I agree with the other posts. From what I've seen, its not an employment issue (that would be discrimination), its a driving issue. So if you have your license and your fully capable then it shouldn't be a problem.
     
  7. primadonna22274

    primadonna22274 Senior Member
    10+ Year Member

    Joined:
    Jun 6, 2005
    Messages:
    2,296
    Likes Received:
    343
    Status:
    Resident [Any Field]
    I'm going to presume that you need a commercial driver's license to drive an ambulance. That said, a diabetic who requires insulin is specifically disqualified from CDL certification due to the risk of hypoglycemia. Now, there are ways around this, but it requires a specific exemption from a diabetologist. It's also not a great idea for a non-insulin-dependent diabetic to be on sulfonylureas and other oral agents notorious for causing hypoglycemia (beta blockers, etc.) because a hypoglycemic driver is a dangerous driver.
    If you are NOT medicated e.g. diet-controlled and you're essentially normoglycemic (read <120 mg/dL, <110 even better) most of the time, you're not a risk to yourself or others.
    The Dept. of Transportation has specific language on-line for commercial drivers. Read it and you'll understand what you can and can't do. And GOOD FOR YOU for losing that 40#...it may just prolong your life and will certainly stave off the unfortunately inevitable diagnosis of diabetes for some time.
    Lisa PA-C
    Family Medicine & Urgent Care
     
  8. OSUdoc08

    OSUdoc08 Membership Revoked
    Removed

    Joined:
    Sep 30, 2003
    Messages:
    7,698
    Likes Received:
    6
    Status:
    Medical Student
    The ambulance service I worked for did not require a commercial driver's license. I have worked with a diabetic partner before, and it was never a problem.
     
  9. southerndoc

    southerndoc life is good
    Physician Moderator Emeritus Lifetime Donor Classifieds Approved 10+ Year Member

    Joined:
    Jun 6, 2002
    Messages:
    11,645
    Likes Received:
    557
    Status:
    Attending Physician
    Notorious is a bad term to use to describe hypoglycemia induced by sulfonylureas. Sulfonylureas can and do induce hypoglycemia, but they aren't notorious for it. Only a small percentage of people have significant hypoglycemia from sulfonylureas. (The majority of people do what they're supposed to -- eat.)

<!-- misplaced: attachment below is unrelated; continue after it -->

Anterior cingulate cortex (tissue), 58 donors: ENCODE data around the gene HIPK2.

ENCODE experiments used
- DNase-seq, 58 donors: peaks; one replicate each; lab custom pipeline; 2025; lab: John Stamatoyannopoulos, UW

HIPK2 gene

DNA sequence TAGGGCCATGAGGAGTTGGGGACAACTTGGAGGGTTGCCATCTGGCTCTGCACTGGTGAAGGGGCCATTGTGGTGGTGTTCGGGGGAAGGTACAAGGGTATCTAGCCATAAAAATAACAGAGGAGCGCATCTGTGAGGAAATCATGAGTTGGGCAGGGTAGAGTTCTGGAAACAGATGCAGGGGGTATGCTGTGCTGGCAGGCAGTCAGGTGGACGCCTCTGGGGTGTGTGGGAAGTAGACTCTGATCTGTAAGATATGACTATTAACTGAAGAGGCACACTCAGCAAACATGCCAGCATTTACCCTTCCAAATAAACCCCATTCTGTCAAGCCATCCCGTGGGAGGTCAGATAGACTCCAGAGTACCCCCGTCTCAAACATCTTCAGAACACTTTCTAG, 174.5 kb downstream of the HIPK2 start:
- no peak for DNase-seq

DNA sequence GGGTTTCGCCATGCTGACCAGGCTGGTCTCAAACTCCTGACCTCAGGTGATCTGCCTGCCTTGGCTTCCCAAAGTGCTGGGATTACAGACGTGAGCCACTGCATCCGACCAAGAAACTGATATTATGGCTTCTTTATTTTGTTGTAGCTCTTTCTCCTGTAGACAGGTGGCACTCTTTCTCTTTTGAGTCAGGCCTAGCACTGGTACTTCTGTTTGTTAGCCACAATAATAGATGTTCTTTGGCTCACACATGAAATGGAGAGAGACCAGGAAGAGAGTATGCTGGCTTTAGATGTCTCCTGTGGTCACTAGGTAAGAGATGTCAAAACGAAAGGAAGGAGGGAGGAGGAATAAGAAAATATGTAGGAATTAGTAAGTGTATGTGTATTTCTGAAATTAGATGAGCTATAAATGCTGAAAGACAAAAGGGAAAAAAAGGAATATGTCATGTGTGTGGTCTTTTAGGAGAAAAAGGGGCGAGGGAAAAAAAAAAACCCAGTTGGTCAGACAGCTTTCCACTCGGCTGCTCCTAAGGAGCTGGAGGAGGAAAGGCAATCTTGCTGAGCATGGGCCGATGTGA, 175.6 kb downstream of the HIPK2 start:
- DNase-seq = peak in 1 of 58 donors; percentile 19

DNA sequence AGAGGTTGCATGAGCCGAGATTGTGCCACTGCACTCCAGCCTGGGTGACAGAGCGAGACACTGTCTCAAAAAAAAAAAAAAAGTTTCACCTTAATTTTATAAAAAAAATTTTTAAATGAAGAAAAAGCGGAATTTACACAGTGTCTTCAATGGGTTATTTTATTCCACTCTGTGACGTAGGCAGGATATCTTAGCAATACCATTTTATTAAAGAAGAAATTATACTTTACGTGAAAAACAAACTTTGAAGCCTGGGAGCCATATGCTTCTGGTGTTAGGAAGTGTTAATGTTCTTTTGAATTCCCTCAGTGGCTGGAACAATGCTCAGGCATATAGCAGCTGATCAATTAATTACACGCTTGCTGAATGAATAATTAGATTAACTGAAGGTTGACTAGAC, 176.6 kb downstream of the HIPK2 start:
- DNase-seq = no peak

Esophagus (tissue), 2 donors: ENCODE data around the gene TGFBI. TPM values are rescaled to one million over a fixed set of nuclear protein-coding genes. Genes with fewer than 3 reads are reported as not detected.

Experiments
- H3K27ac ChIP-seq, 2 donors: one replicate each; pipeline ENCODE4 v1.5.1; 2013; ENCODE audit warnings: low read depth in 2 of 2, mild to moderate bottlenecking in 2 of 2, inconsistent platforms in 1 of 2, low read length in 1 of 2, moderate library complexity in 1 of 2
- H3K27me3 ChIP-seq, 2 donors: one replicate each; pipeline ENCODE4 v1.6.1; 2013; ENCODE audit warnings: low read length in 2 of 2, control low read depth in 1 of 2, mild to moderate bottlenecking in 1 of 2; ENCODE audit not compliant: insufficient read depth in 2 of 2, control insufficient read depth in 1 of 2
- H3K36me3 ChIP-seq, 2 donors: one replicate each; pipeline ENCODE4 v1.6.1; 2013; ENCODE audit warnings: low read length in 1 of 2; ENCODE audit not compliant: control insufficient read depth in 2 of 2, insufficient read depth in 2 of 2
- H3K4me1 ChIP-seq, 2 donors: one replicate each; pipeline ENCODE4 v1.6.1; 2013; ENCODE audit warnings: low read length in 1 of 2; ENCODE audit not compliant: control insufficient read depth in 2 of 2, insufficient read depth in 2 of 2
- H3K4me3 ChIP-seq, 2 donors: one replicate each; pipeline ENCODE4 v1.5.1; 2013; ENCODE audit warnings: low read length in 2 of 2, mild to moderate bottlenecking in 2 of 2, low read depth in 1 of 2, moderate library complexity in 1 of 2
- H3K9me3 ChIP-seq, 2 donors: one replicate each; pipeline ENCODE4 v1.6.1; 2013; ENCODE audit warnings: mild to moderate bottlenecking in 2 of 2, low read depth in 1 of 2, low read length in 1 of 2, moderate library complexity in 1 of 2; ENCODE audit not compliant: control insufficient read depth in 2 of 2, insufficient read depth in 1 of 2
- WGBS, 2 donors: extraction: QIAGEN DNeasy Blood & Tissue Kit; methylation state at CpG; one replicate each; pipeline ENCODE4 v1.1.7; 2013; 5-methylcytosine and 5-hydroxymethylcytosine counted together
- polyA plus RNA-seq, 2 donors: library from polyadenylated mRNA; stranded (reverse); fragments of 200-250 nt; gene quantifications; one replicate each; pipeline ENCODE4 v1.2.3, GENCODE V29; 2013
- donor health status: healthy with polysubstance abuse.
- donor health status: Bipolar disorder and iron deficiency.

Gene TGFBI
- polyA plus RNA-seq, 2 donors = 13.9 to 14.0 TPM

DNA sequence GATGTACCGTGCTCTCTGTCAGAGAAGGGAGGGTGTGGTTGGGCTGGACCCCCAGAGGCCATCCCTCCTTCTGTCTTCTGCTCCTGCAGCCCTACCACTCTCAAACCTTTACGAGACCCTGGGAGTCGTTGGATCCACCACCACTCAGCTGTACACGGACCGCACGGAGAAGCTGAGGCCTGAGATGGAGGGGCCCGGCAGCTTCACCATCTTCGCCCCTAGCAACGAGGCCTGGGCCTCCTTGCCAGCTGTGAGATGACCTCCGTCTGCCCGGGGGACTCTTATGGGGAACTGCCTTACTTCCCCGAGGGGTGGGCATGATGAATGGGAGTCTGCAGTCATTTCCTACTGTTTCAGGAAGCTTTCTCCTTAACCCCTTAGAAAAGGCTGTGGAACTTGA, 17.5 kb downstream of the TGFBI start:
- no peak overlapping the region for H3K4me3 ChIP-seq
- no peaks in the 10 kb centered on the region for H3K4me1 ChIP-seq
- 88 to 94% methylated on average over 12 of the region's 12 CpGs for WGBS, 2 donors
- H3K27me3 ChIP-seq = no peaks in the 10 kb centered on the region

There was a type I diabetic who worked with me when I was a paramedic.

    As a type II diabetic, you should find it much easier to secure a job. You won't have to go through hoops with the DMV for your CDL.

    No matter what type of diabetic you are, the ADA cannot allow a company to disqualify you because you are a diabetic.
     
  10. leviathan

    leviathan Drinking from the hydrant
    Physician Moderator Emeritus 10+ Year Member

    Joined:
    Sep 30, 2003
    Messages:
    2,418
    Likes Received:
    48
    Status:
    Fellow [Any Field]
    Diabetologist? Did you mean endocrinologist?
     
  11. FoughtFyr

    FoughtFyr SDN Lifetime Donor
    Lifetime Donor Classifieds Approved 15+ Year Member

    Joined:
    Mar 19, 2003
    Messages:
    2,216
    Likes Received:
    26
    Status:
    Post Doc
    Lisa,

    First off (just for your mental info) one does NOT need a CDL to drive an ambulance. The weight simply isn't there. One does need a higher weight designation to drive a fire appartus generally, but most states issue "non-CDL class B" licenses or some similar individual state designated license. This is to reduce the costs associated with obtaining and maintaining CDLs for firefighters (annual physicals, etc.). So, a diabetic who can drive a car can drive an ambulance.

    That said, some smaller companies will exclude diabetics, obstensively for "driving problems" but really are looking to keep healthcare costs contained (diabetics are expensive to insure and treat).

    - H
     
  12. niko327

    10+ Year Member

    Joined:
    Sep 4, 2003
    Messages:
    290
    Likes Received:
    77
    Status:
    Medical Student
    I knew we were in trouble when I looked over to my left and saw "Carl" jab the needle into his belly, "Carl maybe you better slow down and turn the lights off". "Naaaah, just a little tune-up Niko, am I bleeding?" I think Carl enjoyed making me nervous.
     

Share This Page